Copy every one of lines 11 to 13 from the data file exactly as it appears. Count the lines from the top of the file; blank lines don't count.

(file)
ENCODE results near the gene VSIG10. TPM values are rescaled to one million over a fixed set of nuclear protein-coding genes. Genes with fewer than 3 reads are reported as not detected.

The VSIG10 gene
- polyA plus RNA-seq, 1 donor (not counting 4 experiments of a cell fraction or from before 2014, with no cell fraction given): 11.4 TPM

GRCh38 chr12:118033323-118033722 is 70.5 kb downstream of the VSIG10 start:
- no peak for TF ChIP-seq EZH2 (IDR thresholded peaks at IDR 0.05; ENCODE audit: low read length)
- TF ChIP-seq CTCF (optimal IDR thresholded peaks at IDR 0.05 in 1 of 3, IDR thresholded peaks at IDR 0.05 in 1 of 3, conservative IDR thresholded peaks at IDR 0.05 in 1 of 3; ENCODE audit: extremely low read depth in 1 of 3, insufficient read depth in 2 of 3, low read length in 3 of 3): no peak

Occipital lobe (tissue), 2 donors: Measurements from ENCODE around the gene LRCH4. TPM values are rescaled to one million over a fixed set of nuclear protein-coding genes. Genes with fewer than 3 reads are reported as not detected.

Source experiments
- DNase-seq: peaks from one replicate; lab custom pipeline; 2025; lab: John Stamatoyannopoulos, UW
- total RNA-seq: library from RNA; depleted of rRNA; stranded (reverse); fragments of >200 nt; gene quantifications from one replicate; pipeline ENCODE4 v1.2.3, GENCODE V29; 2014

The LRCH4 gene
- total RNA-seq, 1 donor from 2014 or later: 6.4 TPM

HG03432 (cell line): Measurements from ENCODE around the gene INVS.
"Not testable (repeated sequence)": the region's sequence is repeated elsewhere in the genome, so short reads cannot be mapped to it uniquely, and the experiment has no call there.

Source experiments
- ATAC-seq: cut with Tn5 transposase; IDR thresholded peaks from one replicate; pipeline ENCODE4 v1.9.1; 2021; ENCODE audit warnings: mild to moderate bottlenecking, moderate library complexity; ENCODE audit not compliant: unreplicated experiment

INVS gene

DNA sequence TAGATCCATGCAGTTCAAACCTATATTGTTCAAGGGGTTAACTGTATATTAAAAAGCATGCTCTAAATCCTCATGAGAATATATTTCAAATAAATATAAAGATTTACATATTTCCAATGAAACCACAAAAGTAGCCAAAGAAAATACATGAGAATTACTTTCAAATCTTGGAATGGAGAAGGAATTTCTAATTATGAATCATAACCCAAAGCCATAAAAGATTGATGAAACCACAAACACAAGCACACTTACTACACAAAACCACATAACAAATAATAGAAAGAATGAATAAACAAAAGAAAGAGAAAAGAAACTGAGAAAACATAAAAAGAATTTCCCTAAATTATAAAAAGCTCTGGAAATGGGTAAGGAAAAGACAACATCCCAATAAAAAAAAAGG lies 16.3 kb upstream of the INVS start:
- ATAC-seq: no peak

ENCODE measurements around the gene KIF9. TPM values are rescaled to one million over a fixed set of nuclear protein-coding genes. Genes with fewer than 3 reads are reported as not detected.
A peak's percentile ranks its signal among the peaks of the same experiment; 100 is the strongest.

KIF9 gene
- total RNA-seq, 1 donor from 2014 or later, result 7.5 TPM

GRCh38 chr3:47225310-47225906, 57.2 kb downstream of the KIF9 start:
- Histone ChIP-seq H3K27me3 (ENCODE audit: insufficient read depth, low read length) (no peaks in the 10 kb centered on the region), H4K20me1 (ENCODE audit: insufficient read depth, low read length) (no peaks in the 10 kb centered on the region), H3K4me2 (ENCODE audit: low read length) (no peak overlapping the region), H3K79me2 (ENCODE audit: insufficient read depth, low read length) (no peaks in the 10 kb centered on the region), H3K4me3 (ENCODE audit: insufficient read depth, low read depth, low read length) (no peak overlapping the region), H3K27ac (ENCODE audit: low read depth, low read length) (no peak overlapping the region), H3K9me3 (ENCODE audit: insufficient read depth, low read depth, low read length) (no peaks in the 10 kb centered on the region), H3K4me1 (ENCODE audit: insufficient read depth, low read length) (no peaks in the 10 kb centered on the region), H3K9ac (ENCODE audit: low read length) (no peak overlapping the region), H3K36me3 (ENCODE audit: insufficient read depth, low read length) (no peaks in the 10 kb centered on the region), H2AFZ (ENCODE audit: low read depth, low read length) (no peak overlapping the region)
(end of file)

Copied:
The LRCH4 gene
- total RNA-seq, 1 donor from 2014 or later: 6.4 TPM

HG03432 (cell line): Measurements from ENCODE around the gene INVS.